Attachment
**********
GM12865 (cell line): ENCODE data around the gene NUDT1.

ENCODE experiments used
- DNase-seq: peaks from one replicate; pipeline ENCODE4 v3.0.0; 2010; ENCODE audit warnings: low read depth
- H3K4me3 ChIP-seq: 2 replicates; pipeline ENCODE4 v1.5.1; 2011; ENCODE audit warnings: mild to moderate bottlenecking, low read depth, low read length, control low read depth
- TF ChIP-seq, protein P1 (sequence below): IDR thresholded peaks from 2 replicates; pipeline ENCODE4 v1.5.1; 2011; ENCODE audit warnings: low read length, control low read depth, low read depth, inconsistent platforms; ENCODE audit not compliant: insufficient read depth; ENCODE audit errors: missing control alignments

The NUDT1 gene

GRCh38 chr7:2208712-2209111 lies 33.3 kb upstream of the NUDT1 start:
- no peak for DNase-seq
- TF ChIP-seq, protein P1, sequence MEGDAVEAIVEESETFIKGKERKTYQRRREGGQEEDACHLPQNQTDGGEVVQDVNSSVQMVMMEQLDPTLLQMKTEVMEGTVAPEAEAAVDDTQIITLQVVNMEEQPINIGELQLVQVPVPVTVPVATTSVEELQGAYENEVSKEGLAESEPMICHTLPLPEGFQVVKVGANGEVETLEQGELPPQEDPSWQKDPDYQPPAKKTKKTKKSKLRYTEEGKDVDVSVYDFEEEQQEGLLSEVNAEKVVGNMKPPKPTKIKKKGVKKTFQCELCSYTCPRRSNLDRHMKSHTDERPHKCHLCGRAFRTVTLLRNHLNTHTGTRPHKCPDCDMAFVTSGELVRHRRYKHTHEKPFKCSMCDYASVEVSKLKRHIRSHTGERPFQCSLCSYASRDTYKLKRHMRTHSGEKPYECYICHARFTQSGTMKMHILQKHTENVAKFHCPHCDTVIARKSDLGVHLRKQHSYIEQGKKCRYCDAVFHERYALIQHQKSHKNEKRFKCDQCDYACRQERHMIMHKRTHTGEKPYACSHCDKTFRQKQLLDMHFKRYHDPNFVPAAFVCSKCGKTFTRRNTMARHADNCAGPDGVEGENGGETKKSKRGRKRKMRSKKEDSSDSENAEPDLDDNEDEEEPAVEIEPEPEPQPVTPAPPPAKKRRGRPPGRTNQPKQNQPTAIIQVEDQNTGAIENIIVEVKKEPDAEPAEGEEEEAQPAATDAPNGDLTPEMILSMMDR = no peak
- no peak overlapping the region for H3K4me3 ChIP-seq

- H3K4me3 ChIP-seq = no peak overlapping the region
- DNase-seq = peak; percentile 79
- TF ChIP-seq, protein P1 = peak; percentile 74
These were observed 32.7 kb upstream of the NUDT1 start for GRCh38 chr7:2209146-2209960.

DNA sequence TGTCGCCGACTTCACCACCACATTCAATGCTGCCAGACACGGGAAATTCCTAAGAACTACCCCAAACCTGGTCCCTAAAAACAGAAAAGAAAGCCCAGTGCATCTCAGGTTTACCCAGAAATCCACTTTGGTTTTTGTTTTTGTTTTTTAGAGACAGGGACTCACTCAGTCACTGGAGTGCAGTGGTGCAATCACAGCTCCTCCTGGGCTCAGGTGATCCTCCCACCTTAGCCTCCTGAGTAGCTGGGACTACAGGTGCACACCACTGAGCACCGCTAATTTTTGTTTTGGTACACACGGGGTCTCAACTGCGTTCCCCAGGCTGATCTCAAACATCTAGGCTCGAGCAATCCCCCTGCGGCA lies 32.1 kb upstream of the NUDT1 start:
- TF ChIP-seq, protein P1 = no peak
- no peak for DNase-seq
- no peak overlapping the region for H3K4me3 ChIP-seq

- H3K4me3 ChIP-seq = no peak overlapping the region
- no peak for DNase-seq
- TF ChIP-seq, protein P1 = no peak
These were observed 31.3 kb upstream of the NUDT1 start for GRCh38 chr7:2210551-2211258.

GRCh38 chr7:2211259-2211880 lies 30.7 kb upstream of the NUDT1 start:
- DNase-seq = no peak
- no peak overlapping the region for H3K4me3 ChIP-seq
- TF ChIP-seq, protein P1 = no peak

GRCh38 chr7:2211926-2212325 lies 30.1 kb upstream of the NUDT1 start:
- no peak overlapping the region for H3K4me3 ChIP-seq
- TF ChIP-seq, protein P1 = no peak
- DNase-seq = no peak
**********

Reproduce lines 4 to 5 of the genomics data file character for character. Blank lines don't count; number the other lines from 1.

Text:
- H3K4me3 ChIP-seq: 2 replicates; pipeline ENCODE4 v1.5.1; 2011; ENCODE audit warnings: mild to moderate bottlenecking, low read depth, low read length, control low read depth
- TF ChIP-seq, protein P1 (sequence below): IDR thresholded peaks from 2 replicates; pipeline ENCODE4 v1.5.1; 2011; ENCODE audit warnings: low read length, control low read depth, low read depth, inconsistent platforms; ENCODE audit not compliant: insufficient read depth; ENCODE audit errors: missing control alignments